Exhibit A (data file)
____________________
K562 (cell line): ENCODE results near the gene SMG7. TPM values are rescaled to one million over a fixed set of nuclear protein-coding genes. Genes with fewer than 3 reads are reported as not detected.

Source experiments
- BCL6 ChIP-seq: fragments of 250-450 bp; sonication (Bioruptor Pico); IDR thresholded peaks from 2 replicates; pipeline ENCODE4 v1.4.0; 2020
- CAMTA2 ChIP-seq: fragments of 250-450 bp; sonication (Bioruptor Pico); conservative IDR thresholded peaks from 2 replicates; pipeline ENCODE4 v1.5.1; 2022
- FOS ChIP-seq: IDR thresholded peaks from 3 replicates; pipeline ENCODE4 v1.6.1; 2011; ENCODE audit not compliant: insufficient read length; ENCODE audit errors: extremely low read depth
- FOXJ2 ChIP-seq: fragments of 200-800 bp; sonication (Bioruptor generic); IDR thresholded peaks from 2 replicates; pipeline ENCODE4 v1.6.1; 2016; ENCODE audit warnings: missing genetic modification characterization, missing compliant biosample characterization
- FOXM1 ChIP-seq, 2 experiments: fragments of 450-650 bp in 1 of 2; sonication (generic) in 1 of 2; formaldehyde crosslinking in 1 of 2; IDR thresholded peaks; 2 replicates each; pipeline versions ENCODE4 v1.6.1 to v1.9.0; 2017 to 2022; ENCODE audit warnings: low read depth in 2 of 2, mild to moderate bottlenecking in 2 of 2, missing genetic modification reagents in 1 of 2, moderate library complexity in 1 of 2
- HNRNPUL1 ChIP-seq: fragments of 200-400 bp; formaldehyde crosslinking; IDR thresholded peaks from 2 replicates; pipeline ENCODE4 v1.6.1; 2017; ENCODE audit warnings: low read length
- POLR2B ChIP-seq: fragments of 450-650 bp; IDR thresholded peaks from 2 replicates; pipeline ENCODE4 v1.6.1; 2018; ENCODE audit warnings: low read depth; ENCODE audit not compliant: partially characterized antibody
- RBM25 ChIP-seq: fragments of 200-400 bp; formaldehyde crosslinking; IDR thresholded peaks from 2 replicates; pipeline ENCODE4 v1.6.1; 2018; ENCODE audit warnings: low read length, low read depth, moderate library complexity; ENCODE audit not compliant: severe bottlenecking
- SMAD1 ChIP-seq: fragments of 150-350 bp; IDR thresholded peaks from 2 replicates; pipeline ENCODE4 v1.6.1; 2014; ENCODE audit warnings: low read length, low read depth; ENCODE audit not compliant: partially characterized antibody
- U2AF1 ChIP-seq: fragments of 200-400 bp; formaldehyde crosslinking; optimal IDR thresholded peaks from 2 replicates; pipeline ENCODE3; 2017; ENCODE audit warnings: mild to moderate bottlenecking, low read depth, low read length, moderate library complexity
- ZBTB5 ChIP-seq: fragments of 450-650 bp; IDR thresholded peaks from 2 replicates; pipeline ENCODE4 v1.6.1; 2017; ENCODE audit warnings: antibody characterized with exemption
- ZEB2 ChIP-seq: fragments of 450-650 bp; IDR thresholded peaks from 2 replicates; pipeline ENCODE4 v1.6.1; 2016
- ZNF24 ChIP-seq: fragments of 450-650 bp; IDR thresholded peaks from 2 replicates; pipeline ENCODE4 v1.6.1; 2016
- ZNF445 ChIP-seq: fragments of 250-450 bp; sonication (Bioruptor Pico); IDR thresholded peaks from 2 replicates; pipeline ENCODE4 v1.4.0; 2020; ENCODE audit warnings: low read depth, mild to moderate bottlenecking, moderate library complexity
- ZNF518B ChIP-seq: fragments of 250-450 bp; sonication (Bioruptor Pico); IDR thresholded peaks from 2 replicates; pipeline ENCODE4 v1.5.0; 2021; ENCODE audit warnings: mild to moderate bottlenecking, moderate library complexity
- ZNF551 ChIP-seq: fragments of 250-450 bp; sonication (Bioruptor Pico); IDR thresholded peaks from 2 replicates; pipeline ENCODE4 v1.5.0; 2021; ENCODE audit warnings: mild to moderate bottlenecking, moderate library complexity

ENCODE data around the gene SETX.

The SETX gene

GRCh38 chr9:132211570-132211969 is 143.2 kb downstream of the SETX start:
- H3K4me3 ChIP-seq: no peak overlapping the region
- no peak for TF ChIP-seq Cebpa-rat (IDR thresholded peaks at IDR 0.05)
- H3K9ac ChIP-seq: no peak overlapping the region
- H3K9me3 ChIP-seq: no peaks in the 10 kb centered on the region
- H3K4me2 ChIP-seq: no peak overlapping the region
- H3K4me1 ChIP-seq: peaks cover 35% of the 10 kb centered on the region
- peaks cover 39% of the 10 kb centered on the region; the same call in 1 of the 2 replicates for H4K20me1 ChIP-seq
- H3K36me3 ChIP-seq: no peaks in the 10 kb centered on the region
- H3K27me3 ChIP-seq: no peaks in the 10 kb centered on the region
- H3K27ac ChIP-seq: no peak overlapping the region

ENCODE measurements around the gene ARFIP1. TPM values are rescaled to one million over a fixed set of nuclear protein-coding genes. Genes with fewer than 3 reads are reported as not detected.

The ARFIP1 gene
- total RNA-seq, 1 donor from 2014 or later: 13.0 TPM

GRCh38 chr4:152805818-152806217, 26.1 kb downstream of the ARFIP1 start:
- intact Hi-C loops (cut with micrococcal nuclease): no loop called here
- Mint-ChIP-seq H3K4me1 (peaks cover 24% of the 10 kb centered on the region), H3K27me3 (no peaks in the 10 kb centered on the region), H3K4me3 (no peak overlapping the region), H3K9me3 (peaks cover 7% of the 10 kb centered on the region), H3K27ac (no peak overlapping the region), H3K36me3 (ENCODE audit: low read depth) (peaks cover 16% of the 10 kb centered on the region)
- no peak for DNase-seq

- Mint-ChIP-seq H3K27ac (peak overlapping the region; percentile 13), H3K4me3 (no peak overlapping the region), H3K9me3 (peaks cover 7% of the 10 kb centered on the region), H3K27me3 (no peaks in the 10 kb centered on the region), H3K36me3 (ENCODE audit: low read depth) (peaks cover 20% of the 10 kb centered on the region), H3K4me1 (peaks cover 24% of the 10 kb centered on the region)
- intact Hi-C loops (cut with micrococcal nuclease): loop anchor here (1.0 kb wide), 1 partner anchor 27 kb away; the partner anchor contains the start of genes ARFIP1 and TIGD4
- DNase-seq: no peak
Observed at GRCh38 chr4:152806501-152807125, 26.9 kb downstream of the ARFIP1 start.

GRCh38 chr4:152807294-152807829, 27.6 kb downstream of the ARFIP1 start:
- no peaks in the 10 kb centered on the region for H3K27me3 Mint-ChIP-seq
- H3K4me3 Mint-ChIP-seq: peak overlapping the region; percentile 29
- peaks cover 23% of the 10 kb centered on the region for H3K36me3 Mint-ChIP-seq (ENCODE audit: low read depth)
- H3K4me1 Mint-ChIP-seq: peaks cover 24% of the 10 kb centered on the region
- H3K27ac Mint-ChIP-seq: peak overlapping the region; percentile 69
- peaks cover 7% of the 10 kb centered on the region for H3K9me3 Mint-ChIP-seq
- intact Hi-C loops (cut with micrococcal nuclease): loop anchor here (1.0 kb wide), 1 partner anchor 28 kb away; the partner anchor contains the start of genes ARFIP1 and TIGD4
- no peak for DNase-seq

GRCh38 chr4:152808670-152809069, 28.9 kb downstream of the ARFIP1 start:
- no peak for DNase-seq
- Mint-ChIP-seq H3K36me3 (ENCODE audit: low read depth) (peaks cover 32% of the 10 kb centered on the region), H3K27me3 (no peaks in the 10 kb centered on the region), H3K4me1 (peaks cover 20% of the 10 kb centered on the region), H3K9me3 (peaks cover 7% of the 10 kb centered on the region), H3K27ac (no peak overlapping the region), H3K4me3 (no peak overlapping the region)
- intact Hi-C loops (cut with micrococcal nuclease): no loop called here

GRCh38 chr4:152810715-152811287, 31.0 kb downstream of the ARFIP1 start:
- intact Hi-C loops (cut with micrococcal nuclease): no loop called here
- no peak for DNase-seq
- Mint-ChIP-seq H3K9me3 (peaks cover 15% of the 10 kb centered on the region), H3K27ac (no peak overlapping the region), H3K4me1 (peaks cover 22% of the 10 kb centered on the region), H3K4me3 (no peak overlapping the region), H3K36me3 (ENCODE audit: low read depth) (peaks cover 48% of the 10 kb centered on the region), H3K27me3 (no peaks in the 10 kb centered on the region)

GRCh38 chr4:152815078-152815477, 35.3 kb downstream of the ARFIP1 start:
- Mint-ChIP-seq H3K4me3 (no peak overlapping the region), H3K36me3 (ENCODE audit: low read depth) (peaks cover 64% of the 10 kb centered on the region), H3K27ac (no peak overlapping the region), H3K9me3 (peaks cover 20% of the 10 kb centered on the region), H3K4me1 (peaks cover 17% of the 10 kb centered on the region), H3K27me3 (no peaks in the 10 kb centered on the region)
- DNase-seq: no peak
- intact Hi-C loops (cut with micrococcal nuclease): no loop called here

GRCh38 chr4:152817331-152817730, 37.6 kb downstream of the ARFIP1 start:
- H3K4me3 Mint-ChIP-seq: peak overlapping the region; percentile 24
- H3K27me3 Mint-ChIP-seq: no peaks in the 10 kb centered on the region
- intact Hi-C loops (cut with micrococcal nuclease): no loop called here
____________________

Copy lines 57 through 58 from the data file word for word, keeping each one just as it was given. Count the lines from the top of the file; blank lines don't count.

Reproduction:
- intact Hi-C loops (cut with micrococcal nuclease): no loop called here
- no peak for DNase-seq